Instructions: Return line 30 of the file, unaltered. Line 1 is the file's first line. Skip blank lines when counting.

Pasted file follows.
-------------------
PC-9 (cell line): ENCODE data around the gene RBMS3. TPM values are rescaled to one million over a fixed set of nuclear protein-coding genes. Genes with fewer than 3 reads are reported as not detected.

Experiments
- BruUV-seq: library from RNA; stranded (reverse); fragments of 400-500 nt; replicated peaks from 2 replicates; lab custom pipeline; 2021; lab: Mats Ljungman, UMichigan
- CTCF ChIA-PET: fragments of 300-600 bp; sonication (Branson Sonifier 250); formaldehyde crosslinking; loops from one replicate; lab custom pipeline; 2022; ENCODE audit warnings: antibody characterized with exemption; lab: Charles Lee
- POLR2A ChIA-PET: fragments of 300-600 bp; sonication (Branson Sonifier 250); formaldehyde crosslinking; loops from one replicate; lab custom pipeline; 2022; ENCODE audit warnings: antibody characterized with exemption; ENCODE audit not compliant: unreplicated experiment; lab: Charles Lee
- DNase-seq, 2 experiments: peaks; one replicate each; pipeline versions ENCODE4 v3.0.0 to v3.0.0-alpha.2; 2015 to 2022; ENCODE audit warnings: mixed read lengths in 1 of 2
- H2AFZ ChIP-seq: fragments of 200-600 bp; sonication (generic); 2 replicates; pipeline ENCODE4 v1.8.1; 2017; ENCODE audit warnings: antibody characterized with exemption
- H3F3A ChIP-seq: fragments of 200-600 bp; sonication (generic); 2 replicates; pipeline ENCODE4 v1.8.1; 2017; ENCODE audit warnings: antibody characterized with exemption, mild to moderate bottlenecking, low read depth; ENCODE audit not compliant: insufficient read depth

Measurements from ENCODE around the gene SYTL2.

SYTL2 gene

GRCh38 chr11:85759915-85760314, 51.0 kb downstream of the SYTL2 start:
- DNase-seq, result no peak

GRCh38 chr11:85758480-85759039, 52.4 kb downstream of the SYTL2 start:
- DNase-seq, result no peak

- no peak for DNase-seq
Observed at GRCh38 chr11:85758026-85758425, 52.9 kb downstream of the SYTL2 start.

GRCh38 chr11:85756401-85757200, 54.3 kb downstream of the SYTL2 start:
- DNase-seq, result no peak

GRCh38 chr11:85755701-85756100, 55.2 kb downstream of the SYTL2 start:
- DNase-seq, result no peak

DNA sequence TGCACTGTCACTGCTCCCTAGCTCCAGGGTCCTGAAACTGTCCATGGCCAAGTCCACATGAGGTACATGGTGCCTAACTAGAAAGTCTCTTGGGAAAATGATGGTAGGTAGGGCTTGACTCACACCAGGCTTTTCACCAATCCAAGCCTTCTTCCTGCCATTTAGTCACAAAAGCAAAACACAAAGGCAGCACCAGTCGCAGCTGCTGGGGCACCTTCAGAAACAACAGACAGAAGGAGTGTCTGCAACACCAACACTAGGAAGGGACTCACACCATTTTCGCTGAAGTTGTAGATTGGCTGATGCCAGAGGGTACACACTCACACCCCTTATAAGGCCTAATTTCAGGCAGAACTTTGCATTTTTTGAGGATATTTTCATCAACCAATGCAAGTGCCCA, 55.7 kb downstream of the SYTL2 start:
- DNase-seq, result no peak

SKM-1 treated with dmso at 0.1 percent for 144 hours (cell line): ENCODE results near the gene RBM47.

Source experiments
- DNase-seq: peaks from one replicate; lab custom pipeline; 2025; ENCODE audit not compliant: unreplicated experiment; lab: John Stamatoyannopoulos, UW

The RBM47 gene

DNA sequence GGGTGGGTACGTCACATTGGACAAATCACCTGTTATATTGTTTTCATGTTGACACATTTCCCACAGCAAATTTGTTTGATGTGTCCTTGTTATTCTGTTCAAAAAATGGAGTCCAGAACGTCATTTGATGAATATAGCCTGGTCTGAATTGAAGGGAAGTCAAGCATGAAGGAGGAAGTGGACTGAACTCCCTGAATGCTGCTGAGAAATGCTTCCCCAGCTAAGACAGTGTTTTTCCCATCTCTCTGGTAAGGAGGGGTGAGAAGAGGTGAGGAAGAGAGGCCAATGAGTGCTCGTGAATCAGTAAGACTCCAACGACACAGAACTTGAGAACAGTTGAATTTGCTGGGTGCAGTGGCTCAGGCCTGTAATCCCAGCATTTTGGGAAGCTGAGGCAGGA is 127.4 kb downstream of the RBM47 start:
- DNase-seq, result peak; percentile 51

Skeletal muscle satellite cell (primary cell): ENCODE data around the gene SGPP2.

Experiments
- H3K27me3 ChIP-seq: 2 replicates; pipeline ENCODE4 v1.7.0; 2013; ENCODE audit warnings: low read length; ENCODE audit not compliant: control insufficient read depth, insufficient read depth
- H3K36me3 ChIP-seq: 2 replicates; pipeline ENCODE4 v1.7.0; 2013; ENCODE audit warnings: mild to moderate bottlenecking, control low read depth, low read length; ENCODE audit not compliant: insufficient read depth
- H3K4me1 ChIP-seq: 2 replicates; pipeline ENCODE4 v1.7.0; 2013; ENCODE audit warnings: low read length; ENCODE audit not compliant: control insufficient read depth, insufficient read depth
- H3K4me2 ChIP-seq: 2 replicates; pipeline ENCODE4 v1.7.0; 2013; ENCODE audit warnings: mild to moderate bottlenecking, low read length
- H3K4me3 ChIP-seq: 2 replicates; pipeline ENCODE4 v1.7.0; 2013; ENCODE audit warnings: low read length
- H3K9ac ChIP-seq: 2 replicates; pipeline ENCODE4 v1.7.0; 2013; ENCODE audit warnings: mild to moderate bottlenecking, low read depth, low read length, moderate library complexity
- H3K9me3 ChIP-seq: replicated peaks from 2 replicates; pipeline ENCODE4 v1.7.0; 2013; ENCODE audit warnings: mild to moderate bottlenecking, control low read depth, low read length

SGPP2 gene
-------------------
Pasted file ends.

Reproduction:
Experiments